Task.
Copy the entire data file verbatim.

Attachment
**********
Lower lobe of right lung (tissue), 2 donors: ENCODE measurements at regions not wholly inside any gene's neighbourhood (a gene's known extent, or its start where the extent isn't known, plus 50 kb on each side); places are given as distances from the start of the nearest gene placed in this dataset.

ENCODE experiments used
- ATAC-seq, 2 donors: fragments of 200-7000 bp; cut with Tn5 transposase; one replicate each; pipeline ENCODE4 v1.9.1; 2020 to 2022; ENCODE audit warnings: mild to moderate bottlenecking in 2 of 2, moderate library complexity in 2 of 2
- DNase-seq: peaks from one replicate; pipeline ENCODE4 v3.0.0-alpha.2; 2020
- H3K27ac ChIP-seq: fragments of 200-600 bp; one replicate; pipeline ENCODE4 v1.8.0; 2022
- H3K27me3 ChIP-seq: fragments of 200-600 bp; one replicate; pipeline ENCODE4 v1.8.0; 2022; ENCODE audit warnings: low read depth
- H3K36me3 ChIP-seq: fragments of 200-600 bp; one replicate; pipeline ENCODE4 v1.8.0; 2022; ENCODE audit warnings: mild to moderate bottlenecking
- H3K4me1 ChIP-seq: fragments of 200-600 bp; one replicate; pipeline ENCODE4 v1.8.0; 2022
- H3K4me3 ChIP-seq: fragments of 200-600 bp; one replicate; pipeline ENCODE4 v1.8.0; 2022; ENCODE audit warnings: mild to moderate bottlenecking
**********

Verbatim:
Lower lobe of right lung (tissue), 2 donors: ENCODE measurements at regions not wholly inside any gene's neighbourhood (a gene's known extent, or its start where the extent isn't known, plus 50 kb on each side); places are given as distances from the start of the nearest gene placed in this dataset.

ENCODE experiments used
- ATAC-seq, 2 donors: fragments of 200-7000 bp; cut with Tn5 transposase; one replicate each; pipeline ENCODE4 v1.9.1; 2020 to 2022; ENCODE audit warnings: mild to moderate bottlenecking in 2 of 2, moderate library complexity in 2 of 2
- DNase-seq: peaks from one replicate; pipeline ENCODE4 v3.0.0-alpha.2; 2020
- H3K27ac ChIP-seq: fragments of 200-600 bp; one replicate; pipeline ENCODE4 v1.8.0; 2022
- H3K27me3 ChIP-seq: fragments of 200-600 bp; one replicate; pipeline ENCODE4 v1.8.0; 2022; ENCODE audit warnings: low read depth
- H3K36me3 ChIP-seq: fragments of 200-600 bp; one replicate; pipeline ENCODE4 v1.8.0; 2022; ENCODE audit warnings: mild to moderate bottlenecking
- H3K4me1 ChIP-seq: fragments of 200-600 bp; one replicate; pipeline ENCODE4 v1.8.0; 2022
- H3K4me3 ChIP-seq: fragments of 200-600 bp; one replicate; pipeline ENCODE4 v1.8.0; 2022; ENCODE audit warnings: mild to moderate bottlenecking